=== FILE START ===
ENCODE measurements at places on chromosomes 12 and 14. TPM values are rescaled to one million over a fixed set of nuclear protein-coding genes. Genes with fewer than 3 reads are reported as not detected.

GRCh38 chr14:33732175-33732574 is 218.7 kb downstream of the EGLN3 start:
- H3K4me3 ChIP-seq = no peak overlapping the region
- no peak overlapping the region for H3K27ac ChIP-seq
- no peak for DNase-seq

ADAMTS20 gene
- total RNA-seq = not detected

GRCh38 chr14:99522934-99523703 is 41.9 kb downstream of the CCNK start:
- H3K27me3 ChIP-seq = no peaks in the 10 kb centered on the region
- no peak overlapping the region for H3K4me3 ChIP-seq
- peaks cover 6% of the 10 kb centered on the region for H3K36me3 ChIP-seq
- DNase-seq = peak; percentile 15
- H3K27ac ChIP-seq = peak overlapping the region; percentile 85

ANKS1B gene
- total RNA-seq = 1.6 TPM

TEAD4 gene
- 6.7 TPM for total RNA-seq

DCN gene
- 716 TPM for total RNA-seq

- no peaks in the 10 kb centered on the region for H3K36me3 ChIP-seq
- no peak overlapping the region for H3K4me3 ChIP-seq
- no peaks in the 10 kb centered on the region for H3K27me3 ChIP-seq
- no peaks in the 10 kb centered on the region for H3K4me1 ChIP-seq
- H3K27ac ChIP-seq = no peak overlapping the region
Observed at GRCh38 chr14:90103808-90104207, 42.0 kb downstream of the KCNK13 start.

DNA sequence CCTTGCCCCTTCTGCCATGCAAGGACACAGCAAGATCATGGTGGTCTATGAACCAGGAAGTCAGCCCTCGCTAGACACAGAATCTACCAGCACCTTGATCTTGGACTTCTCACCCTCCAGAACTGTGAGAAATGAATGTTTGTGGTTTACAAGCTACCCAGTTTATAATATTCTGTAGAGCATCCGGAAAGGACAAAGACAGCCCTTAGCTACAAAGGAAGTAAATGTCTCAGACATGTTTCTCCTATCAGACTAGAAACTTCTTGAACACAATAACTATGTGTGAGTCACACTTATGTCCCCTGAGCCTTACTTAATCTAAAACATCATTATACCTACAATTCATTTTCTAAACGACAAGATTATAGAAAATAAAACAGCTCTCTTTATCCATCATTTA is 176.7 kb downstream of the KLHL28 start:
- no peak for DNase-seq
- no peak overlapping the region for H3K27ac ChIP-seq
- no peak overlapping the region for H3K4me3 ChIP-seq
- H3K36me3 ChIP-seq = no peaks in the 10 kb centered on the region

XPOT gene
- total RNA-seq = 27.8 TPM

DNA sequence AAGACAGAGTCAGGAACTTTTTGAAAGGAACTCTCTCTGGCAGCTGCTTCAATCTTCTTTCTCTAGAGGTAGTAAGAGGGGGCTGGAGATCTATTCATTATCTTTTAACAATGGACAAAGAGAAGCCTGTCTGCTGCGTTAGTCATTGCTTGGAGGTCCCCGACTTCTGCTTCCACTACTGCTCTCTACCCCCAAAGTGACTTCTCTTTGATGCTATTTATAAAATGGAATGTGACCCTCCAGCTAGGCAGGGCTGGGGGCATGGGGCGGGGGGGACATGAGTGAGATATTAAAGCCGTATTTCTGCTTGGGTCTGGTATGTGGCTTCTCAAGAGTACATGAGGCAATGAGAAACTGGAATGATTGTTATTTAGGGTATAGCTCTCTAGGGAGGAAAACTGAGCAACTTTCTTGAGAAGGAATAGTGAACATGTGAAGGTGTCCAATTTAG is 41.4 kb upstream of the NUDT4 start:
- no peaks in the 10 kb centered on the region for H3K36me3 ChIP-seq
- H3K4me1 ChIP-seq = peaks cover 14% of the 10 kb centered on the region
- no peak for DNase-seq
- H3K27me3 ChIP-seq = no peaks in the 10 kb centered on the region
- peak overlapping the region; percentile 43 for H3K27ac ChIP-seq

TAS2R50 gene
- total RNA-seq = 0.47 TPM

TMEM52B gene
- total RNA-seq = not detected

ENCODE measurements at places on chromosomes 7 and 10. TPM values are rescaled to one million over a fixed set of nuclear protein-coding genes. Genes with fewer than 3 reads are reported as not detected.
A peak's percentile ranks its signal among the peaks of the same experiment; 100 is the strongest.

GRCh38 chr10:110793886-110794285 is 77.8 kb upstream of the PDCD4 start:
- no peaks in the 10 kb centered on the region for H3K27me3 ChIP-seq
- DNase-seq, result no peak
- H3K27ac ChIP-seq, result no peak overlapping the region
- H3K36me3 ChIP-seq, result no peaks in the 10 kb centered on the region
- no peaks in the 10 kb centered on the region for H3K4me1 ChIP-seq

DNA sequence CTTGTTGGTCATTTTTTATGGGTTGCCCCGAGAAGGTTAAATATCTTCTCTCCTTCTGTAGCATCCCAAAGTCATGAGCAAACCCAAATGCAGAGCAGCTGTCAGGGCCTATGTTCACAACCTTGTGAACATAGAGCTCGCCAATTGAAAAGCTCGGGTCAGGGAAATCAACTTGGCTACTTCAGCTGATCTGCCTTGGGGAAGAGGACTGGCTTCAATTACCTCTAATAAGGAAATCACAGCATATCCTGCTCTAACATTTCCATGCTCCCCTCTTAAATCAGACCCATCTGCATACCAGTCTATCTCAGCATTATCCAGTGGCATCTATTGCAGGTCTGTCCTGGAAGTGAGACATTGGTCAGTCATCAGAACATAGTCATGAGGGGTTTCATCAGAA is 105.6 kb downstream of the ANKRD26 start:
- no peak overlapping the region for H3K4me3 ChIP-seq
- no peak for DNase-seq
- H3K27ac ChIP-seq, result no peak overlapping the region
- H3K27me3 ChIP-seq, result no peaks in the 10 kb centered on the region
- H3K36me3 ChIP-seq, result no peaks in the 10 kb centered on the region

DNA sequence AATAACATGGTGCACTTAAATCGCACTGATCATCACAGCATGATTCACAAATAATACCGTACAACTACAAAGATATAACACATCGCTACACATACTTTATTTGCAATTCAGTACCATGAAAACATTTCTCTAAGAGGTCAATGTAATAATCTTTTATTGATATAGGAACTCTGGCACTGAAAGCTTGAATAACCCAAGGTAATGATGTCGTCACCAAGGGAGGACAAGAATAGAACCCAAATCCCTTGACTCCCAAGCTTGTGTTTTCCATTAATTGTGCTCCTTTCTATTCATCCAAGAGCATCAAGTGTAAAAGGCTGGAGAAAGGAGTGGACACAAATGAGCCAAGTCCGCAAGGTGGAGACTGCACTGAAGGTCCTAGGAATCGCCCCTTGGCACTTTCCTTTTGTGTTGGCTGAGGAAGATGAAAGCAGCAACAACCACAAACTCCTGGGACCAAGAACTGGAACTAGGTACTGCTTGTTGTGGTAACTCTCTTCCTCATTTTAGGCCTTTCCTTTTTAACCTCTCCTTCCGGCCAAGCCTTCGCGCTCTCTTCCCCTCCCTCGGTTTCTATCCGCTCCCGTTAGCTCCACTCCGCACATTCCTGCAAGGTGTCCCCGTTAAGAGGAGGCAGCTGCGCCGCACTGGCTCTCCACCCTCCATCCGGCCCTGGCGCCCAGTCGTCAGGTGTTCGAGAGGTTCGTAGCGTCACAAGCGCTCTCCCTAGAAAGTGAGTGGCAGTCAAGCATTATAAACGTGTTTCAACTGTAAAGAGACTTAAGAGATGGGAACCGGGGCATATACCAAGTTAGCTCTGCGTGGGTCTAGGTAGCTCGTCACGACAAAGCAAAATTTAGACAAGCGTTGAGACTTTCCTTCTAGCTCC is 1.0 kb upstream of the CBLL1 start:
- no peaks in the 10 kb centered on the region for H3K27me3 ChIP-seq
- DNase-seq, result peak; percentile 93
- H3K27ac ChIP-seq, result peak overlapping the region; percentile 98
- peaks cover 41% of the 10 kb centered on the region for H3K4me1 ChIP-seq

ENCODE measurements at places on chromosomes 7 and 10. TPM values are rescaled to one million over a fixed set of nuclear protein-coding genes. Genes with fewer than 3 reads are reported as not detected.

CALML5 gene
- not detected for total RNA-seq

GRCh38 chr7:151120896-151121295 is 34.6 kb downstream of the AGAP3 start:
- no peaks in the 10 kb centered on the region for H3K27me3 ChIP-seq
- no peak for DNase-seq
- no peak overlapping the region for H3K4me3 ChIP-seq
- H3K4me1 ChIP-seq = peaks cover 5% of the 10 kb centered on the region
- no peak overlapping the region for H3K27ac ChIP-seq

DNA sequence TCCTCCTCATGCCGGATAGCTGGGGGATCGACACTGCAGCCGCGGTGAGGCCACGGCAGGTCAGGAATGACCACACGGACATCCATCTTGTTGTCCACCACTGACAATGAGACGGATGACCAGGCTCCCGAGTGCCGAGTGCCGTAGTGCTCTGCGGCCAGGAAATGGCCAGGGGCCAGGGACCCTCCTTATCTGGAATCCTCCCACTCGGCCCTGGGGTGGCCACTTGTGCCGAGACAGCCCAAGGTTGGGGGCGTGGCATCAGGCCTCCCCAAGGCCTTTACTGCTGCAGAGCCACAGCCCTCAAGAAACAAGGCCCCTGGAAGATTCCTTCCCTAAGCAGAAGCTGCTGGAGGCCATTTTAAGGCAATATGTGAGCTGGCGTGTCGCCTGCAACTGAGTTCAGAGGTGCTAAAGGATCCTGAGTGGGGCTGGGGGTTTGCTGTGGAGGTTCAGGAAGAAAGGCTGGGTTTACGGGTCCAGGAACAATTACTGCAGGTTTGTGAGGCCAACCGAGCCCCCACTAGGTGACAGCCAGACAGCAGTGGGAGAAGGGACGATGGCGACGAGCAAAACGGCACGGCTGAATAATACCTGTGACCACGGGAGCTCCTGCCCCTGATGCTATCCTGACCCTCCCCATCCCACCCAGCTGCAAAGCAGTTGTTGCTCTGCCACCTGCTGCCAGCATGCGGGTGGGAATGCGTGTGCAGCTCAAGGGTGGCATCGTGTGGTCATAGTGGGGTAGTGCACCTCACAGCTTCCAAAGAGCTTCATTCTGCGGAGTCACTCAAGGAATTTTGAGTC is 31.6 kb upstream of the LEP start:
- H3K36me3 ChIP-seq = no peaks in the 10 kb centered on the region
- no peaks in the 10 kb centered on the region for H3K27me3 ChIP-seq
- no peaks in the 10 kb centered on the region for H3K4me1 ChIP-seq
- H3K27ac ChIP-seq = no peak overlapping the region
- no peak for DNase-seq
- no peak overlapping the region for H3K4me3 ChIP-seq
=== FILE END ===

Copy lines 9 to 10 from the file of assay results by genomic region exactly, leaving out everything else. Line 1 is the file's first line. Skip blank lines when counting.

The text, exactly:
- H3K27me3 ChIP-seq = no peaks in the 10 kb centered on the region
- no peak overlapping the region for H3K4me3 ChIP-seq